II-105911 | Women's ward, Royal Victoria Hospital, Montreal, QC, about 1894
Women's ward, Royal Victoria Hospital, Montreal, QC, about 1894
Wm. Notman & Son
1930-1950, 20th century
Silver salts on film (safety) - Gelatin silver process
20 x 25 cm
Purchase from Associated Screen News Ltd.
© McCord Museum
Keywords: Architecture (8646) , medical (125) , Photograph (77678)
Keys to History
Industrialisation and urbanisation provoked many abrupt changes. In the health field, the increased demand for health care led to the creation of the first major hospital network in Canada. The setting up of these institutions soon led to the training of a specialized labour force. A new profession emerged: nursing. In Quebec at the end of the 19th century, English Protestant hospitals became a privileged place where young lay women, who had decided to devote themselves to the care of the sick, could practise their profession. In fact, the first nursing schools were created in these hospitals. It is not surprising that Anglophone nurses were the first to demand professional autonomy. In French Canada, the hospitaller nuns reigned over the hospitals that offered services to the province's Catholic population. Patients received care for both the body and the soul.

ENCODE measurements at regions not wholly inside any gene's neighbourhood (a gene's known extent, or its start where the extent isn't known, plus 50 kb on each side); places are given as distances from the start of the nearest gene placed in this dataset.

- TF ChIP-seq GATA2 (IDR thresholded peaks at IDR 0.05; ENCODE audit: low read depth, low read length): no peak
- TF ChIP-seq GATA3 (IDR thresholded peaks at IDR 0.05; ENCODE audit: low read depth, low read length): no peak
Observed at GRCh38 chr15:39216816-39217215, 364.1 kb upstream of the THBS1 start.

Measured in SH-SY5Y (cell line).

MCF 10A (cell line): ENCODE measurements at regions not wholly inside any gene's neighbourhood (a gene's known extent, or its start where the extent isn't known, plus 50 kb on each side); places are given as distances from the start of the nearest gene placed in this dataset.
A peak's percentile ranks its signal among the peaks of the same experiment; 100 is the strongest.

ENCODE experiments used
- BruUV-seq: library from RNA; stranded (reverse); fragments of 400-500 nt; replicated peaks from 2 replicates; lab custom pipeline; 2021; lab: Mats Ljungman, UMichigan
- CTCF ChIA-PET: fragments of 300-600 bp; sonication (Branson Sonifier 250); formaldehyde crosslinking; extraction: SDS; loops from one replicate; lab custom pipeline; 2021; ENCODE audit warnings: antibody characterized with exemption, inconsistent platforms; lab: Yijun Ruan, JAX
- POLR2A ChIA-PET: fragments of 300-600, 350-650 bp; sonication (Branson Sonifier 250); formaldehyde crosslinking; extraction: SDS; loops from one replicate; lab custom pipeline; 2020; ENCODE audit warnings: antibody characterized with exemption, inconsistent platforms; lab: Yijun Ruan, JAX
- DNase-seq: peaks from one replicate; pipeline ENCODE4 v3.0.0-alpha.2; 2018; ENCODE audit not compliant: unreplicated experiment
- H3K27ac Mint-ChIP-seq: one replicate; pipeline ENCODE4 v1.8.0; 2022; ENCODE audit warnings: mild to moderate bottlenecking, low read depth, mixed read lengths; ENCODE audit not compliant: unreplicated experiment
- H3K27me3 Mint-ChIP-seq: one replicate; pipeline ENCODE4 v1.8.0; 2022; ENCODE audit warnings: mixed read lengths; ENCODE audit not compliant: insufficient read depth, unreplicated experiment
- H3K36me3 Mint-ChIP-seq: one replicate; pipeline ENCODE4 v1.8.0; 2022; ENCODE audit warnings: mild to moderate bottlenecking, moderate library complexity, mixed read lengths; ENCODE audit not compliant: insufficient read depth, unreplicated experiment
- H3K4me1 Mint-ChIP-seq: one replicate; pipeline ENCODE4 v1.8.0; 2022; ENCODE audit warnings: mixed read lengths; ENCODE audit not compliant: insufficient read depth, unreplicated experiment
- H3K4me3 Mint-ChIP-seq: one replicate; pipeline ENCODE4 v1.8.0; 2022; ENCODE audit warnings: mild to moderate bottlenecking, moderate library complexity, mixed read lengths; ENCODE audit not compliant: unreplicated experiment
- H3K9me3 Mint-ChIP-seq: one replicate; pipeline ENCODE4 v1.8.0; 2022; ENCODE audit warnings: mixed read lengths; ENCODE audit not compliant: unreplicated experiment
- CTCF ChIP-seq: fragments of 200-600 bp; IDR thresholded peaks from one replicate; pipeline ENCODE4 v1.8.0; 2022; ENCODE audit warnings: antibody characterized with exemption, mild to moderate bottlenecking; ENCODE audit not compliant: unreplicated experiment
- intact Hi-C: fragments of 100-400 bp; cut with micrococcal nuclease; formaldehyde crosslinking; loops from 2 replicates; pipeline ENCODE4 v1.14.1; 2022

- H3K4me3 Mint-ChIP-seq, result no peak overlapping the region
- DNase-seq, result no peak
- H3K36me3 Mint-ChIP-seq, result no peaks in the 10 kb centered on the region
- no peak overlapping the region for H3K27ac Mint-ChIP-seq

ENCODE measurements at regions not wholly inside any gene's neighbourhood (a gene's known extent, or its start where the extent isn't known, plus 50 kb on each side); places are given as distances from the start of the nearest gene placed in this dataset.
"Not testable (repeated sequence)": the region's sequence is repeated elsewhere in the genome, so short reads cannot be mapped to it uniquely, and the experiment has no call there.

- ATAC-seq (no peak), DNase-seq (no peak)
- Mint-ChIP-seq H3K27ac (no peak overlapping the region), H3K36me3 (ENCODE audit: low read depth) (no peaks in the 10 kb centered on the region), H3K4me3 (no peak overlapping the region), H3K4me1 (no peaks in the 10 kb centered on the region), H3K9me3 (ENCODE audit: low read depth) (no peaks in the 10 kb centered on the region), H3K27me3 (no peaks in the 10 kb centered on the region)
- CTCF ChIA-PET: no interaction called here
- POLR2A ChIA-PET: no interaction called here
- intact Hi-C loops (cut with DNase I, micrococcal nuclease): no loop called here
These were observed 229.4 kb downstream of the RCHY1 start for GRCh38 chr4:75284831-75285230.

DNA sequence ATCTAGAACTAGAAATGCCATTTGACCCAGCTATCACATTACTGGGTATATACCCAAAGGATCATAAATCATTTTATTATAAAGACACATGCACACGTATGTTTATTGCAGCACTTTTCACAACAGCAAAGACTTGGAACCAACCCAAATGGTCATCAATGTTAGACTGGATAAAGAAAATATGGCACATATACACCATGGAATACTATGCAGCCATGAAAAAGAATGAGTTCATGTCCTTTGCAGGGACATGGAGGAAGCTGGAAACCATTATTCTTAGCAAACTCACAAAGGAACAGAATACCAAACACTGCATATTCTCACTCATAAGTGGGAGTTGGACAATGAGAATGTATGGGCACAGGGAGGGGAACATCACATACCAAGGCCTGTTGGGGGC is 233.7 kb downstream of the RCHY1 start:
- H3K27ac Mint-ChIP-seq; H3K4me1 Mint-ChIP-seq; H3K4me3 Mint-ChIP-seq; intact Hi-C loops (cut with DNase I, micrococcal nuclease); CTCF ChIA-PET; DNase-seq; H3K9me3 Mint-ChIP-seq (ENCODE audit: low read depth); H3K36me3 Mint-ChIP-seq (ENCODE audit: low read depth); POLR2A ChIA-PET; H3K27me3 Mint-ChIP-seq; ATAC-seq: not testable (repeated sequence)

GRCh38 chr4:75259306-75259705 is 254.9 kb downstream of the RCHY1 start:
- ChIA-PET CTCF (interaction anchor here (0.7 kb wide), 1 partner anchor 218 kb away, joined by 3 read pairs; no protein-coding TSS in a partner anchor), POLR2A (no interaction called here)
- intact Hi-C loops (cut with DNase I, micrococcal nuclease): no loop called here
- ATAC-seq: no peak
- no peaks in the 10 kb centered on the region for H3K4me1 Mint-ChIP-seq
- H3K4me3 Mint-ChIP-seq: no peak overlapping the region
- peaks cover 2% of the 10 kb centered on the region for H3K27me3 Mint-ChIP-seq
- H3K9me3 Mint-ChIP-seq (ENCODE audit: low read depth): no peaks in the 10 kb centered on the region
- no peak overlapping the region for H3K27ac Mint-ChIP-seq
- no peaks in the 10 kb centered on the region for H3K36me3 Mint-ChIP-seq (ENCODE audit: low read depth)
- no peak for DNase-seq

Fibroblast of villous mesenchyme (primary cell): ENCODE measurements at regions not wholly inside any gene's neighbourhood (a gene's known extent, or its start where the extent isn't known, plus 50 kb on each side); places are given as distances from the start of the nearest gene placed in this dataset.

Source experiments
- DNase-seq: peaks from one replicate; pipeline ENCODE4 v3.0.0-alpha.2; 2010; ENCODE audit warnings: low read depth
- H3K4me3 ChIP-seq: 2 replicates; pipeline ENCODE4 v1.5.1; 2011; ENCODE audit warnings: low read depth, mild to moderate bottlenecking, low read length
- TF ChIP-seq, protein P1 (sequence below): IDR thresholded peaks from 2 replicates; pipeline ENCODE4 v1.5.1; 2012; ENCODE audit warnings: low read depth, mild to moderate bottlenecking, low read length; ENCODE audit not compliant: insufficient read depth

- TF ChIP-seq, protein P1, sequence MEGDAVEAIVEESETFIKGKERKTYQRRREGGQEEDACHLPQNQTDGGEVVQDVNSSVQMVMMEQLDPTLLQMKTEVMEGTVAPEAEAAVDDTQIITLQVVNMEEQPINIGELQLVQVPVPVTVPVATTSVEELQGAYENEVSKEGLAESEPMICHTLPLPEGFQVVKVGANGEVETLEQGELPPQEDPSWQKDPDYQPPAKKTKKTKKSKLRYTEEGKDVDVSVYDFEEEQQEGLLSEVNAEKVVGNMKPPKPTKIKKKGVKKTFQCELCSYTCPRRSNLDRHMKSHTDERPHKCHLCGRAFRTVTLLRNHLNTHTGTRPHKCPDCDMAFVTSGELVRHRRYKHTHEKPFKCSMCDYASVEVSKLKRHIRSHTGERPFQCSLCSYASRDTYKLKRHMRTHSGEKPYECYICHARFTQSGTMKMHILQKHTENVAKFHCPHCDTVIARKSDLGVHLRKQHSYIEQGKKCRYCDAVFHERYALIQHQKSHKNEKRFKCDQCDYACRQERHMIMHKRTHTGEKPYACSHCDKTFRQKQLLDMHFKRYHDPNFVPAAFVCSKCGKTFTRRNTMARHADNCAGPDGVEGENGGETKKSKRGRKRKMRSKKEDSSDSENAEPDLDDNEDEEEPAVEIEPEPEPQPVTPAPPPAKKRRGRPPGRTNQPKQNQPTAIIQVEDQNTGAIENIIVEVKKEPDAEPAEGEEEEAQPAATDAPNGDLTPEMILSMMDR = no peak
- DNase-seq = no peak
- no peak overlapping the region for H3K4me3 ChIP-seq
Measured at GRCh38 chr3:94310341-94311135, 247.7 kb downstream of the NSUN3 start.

Source : Big Cities, New Horizons [Web tour], by Robert Gagnon, Université du Québec à Montréal (see Links)
Photograph of the William Notman and Sons studio showing a wing of a pavilion of the Royal Victoria Hospital.
A wing of the Royal Victoria Hospital, founded in Montreal in 1887 and located on the south side of Mont Royal.
This photograph was taken around1894 at a time when the Royal Victoria Hospital, inaugurated seven years earlier, was one of the most modern institutions.
This photo shows nurses at the bedside of the sick and convalescent.